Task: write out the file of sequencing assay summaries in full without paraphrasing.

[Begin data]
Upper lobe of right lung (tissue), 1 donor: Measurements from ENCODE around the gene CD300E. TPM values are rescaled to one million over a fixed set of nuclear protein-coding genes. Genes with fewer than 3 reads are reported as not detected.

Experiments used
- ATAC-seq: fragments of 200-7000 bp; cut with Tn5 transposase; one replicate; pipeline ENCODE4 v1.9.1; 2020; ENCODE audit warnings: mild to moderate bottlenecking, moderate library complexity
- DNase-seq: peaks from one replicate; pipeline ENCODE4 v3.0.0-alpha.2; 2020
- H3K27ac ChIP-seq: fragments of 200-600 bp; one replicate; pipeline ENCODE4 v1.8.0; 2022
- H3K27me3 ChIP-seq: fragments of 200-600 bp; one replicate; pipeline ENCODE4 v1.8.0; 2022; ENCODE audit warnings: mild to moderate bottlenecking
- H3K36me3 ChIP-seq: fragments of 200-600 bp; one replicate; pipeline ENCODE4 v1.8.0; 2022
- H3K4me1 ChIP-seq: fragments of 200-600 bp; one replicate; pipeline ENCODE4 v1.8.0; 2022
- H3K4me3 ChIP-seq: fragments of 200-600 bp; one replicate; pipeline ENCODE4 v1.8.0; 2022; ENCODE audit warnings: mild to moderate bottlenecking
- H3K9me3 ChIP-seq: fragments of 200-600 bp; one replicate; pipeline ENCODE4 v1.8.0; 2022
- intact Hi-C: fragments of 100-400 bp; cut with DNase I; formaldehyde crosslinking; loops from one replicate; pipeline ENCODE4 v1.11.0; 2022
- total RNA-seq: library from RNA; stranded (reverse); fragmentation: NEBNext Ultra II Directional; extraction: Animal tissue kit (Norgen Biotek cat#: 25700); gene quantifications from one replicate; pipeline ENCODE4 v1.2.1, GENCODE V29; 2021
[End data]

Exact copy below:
Upper lobe of right lung (tissue), 1 donor: Measurements from ENCODE around the gene CD300E. TPM values are rescaled to one million over a fixed set of nuclear protein-coding genes. Genes with fewer than 3 reads are reported as not detected.

Experiments used
- ATAC-seq: fragments of 200-7000 bp; cut with Tn5 transposase; one replicate; pipeline ENCODE4 v1.9.1; 2020; ENCODE audit warnings: mild to moderate bottlenecking, moderate library complexity
- DNase-seq: peaks from one replicate; pipeline ENCODE4 v3.0.0-alpha.2; 2020
- H3K27ac ChIP-seq: fragments of 200-600 bp; one replicate; pipeline ENCODE4 v1.8.0; 2022
- H3K27me3 ChIP-seq: fragments of 200-600 bp; one replicate; pipeline ENCODE4 v1.8.0; 2022; ENCODE audit warnings: mild to moderate bottlenecking
- H3K36me3 ChIP-seq: fragments of 200-600 bp; one replicate; pipeline ENCODE4 v1.8.0; 2022
- H3K4me1 ChIP-seq: fragments of 200-600 bp; one replicate; pipeline ENCODE4 v1.8.0; 2022
- H3K4me3 ChIP-seq: fragments of 200-600 bp; one replicate; pipeline ENCODE4 v1.8.0; 2022; ENCODE audit warnings: mild to moderate bottlenecking
- H3K9me3 ChIP-seq: fragments of 200-600 bp; one replicate; pipeline ENCODE4 v1.8.0; 2022
- intact Hi-C: fragments of 100-400 bp; cut with DNase I; formaldehyde crosslinking; loops from one replicate; pipeline ENCODE4 v1.11.0; 2022
- total RNA-seq: library from RNA; stranded (reverse); fragmentation: NEBNext Ultra II Directional; extraction: Animal tissue kit (Norgen Biotek cat#: 25700); gene quantifications from one replicate; pipeline ENCODE4 v1.2.1, GENCODE V29; 2021